The head of the world’s largest bond fund, PIMCO’s Bill Gross remains extremely bearish on U.S. bonds.
His latest investment letter identifies four scenarios in which bondholders would get burned. Basically these are sovereign default, currency devaluation, inflation, and poor returns relative to other asset classes.
In other words, you can’t win. Gross compares Ben Bernanke to the devil and calls ZIRP a devil’s haircut: “This is not God’s work – it has the unmistakable odor of Mammon.”
Gross recommends putting money in foreign bonds and other assets that yield more than Treasuries.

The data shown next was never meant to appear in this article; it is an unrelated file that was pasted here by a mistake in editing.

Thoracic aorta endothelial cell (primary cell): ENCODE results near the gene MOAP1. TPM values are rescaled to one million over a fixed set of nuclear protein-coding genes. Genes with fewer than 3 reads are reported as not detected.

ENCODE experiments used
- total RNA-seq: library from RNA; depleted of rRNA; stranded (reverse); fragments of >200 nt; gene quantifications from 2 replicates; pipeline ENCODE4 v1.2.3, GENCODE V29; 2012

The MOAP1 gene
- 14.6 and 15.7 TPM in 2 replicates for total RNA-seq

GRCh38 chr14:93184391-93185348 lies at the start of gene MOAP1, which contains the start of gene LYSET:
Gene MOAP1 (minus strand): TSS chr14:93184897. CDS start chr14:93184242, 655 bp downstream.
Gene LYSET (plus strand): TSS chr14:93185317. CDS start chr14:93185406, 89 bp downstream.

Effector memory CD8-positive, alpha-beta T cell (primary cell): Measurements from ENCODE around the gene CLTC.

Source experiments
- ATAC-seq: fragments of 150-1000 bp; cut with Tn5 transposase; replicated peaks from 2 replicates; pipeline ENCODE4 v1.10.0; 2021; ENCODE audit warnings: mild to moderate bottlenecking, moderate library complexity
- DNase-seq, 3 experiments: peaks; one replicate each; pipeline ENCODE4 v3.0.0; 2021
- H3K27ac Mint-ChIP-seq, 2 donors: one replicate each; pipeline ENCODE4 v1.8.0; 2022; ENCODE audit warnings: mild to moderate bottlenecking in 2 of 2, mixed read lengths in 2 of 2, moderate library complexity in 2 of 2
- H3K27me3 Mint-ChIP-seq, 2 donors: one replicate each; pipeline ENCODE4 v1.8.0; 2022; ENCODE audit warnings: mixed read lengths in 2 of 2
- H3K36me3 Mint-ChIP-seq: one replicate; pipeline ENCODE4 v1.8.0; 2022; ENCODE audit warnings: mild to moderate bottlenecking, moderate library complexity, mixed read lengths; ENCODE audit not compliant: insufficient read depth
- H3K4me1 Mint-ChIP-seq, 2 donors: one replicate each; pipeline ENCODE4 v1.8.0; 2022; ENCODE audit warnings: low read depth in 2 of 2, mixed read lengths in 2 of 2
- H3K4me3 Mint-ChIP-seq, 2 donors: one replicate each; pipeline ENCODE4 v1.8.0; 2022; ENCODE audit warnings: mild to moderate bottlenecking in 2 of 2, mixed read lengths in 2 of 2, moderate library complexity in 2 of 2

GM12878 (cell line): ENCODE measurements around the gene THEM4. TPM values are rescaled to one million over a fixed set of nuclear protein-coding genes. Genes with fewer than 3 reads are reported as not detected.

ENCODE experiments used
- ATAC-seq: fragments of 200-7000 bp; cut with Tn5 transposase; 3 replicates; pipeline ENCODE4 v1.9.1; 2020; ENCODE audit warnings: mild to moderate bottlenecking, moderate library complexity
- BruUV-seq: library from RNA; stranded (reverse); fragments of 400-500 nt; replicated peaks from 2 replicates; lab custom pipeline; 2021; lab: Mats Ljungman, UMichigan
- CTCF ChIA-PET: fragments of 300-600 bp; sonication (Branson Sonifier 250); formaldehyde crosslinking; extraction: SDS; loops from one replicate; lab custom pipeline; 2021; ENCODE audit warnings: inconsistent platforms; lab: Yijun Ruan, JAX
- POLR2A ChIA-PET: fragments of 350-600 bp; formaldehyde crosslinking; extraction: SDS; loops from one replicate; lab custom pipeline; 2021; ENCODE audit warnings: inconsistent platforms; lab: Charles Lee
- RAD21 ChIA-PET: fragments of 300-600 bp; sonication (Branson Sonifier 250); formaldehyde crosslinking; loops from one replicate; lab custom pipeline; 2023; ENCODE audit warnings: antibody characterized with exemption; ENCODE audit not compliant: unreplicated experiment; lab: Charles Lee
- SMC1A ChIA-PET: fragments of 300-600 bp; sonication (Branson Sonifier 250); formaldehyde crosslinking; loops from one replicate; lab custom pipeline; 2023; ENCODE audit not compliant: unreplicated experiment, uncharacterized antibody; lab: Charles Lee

Devils may or may not be present in this earthly world, depending on your point of view, but if they are, there’s a good chance that exorcists do too and PIMCO’s got just the antidote. Instead of accepting historical durational risk and the prospect of a barbershop quartet of possible haircuts, bondholders should recognise that yield or “spread” comes in different varieties. Maturity extension is just one of them, yet if yields are too low based on historical example, an investor should analyse other yields or other “spreads” which are not. That is what we call “safe spread” – the recognition that credit spreads, or emerging market returns, or currencies with positive and high real interest rates are more attractive than those old-fashioned gilts and Treasury bonds offering 2–3%. Those are markets that need to be “exorcised” from model portfolios and replaced with more attractive alternatives both from a risk and a reward standpoint. It is still possible to produce 4–5% returns from a conservatively positioned bond portfolio – you just have to do it with a different mix of global assets.